Birdbooker Report 32

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“One cannot have too many good bird books”
–Ralph Hoffmann, Birds of the Pacific States (1927).


The Birdbooker Report is a special weekly report of wide variety of science, nature and behavior books that are or soon will be available for purchase. This report is written by one of my Seattle bird pals, Ian “Birdbooker” Paulsen, and is published here for your enjoyment. Here’s this week’s issue of the Birdbooker Report by which lists ecology, environment, natural history and bird books that are (or will soon be) available for purchase.


FEATURED TITLE:

  1. Allaby, Michael et al. The Encyclopedia of Earth: A Complete Visual Guide. 2008. University of California Press. Hardbound: 608 pages. Price: $39.95 U.S. [Amazon: $26.37]. SUMMARY: A well illustrated guide to the planet Earth.

New and Recent Titles:

  1. Bannick, Paul. The Owl and the Woodpecker: Encounters with North America’s Most Iconic Birds. 2008. The Mountaineers Books. Hardbound: 200 pages. Price: $24.95 U.S. [Amazon: $16.47]. SUMMARY: A photographic account of the 41 species of North American owls and woodpeckers. GrrlScientist comment: I received a review copy of this book last week and it is absolutely gorgeous! The photography is stunning and the writing is wonderful, and at Amazon’s listed price, it is a steal!
  2. Brown, Cynthia Stokes. Big History: From the Big Bang to the Present. 2007. The New Press. Paperback: 288 pages. Price: $17.95 U.S. [Amazon: $12.21]. SUMMARY:
  3. Kardong, Kenneth V. Vertebrates: Comparative Anatomy, Function, Evolution (5th Edition). 2008. McGraw-Hill. Hardbound: 779 pages. Price: $151.25 U.S. SUMMARY: A textbook on vertebrate anatomy and evolution. GrrlScientist comment: Actually, this is THE definitive text on comparative anatomy published in the English language.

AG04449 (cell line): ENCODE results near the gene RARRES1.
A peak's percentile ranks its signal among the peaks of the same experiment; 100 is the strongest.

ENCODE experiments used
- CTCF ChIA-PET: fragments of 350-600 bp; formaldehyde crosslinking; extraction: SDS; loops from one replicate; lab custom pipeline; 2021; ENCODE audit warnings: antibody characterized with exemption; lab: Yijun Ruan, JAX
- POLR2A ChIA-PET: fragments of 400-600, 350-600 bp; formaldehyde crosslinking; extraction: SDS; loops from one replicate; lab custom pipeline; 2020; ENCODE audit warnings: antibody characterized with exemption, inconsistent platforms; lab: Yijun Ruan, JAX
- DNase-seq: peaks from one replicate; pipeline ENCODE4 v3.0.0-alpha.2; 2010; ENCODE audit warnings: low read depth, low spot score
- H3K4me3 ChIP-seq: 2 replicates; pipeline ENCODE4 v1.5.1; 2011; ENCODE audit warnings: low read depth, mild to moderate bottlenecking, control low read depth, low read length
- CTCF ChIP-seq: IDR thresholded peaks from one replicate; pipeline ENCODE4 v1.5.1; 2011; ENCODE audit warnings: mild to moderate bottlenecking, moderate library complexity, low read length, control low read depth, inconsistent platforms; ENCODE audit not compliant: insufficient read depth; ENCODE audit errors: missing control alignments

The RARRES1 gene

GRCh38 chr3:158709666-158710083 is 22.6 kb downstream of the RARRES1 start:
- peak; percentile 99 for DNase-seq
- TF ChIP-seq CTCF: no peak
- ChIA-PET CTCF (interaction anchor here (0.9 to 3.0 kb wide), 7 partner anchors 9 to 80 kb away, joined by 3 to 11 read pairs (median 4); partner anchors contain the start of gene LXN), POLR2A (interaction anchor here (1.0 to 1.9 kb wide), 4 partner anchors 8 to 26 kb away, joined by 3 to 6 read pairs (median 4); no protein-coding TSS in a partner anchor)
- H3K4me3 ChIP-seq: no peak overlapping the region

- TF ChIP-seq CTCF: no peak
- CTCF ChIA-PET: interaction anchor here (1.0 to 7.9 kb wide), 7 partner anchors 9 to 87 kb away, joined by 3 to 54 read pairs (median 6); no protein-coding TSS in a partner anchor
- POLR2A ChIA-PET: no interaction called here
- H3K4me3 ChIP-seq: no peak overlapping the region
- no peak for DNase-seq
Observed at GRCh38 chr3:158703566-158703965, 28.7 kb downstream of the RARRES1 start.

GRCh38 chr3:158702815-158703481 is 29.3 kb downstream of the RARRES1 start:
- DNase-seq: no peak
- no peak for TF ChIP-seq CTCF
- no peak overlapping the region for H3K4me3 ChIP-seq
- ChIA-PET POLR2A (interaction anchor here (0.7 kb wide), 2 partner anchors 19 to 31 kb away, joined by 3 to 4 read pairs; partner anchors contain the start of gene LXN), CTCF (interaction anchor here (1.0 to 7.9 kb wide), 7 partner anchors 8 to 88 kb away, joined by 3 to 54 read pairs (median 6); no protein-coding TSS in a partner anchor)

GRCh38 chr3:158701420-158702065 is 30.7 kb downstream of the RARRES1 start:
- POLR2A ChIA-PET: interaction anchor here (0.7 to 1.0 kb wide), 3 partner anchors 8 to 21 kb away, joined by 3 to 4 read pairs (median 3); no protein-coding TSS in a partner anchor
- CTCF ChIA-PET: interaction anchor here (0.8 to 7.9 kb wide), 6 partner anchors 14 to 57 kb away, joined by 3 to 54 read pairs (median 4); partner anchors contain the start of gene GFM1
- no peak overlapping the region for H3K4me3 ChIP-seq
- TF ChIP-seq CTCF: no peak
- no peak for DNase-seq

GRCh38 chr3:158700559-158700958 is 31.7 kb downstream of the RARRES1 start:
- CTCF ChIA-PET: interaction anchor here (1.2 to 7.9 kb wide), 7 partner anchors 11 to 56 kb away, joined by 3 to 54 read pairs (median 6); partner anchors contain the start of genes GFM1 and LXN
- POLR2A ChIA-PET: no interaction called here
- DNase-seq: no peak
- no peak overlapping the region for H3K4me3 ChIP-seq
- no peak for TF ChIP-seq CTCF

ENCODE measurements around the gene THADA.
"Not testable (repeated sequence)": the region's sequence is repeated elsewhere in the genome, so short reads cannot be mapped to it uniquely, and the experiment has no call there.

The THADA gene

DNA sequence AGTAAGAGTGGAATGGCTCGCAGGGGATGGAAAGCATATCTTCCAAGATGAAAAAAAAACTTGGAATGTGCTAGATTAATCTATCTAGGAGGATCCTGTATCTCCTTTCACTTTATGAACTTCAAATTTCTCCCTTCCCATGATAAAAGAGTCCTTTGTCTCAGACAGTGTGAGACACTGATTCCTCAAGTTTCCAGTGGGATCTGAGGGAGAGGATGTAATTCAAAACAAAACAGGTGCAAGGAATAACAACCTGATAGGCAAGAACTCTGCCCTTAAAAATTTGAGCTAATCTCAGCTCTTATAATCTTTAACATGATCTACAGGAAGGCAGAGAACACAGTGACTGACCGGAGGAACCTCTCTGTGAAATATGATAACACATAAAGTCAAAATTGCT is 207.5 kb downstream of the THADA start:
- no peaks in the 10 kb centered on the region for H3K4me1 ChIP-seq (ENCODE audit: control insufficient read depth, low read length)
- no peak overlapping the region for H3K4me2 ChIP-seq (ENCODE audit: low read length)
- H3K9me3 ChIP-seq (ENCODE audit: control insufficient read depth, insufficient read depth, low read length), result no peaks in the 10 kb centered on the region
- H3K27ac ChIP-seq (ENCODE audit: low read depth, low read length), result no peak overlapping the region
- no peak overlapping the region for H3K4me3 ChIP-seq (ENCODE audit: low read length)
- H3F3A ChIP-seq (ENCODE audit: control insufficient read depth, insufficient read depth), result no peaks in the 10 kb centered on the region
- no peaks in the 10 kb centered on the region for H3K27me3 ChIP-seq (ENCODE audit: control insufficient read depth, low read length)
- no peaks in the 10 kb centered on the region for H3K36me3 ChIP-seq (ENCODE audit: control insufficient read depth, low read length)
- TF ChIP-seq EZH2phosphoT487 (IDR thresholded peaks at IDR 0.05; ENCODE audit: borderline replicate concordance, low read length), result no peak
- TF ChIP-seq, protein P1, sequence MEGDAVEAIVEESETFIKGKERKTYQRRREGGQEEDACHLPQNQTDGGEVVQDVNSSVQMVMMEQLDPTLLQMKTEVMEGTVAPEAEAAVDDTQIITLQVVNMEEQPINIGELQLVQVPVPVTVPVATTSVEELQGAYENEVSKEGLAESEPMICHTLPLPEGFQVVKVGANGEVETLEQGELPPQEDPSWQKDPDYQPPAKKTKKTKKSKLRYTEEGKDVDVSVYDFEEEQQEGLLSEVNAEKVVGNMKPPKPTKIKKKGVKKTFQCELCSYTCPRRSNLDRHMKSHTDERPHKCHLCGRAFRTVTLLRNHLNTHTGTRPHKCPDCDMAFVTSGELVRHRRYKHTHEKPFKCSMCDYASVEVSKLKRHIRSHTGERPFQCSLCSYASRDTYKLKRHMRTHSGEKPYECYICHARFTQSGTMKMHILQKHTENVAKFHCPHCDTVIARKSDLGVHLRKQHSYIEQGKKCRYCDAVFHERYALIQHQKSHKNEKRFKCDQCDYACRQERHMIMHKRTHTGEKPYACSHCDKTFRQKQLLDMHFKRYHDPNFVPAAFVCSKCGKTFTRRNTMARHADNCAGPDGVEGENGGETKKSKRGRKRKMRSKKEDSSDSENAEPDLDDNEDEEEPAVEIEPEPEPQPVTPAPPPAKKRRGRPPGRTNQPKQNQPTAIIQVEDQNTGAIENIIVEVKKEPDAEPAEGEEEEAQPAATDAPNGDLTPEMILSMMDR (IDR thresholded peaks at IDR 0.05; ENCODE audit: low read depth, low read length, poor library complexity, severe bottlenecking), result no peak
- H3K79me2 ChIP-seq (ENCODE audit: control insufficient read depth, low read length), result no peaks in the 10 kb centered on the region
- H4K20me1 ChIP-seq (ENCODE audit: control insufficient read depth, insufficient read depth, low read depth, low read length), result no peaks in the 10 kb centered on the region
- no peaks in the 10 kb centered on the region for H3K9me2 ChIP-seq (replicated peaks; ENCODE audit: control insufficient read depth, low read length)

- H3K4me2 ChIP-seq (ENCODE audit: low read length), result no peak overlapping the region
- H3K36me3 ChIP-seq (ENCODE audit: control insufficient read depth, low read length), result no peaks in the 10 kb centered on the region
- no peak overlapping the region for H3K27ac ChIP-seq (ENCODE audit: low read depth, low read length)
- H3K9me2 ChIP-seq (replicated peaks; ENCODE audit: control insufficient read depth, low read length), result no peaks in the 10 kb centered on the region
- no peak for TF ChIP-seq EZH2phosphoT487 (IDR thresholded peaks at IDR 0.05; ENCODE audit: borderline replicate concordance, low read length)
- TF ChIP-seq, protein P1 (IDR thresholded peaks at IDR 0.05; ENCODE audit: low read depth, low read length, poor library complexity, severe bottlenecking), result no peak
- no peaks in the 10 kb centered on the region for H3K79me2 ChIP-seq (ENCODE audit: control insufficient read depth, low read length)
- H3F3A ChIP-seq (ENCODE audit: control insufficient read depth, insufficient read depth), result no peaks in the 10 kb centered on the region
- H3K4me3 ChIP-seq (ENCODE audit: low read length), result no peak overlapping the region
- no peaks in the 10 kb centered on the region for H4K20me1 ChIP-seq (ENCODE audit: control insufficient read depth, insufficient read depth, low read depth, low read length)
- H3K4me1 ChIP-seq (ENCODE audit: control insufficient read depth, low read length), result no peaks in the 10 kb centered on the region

4. Nehls, Harry, Mike Denny and Dave Trochlell. Birds of the Inland Northwest and Northern Rockies. 2008. R.W. Morse Company. Paperback: 422 pages. Price: $18.95 U.S. [Amazon: $12.89]. SUMMARY: A compact, easy-to-use photo guide to the birds of Eastern Washington and Oregon, Idaho, and Western Montana.
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About GrrlScientist

grrlscientist is the pseudonym of an evolutionary biologist and ornithologist who writes about evolution, ethology, and ecology, especially in birds. After earning a degree in microbiology (thesis focus: virology) and working at the Fred Hutchinson Cancer Research Center in Seattle, she earned her PhD in zoology from the University of Washington in Seattle, where she studied the molecular correlates of testosterone and behaviour in white-crowned sparrows. She then worked a Chapman Postdoctoral Fellow at the American Museum of Natural History in New York City, where she studied the speciation and distribution of lories and other parrots throughout the South Pacific Islands. A discarded scientist, she returned to her roots: writing. Formerly hosted by The Guardian (UK), she now writes about science for Forbes and for the non-profit think tank, the Evolution Institute and she writes podcasts for BirdNote Radio. An avid lifelong birder and aviculturist, she lives with a flock of songbirds and parrots somewhere in Germany.
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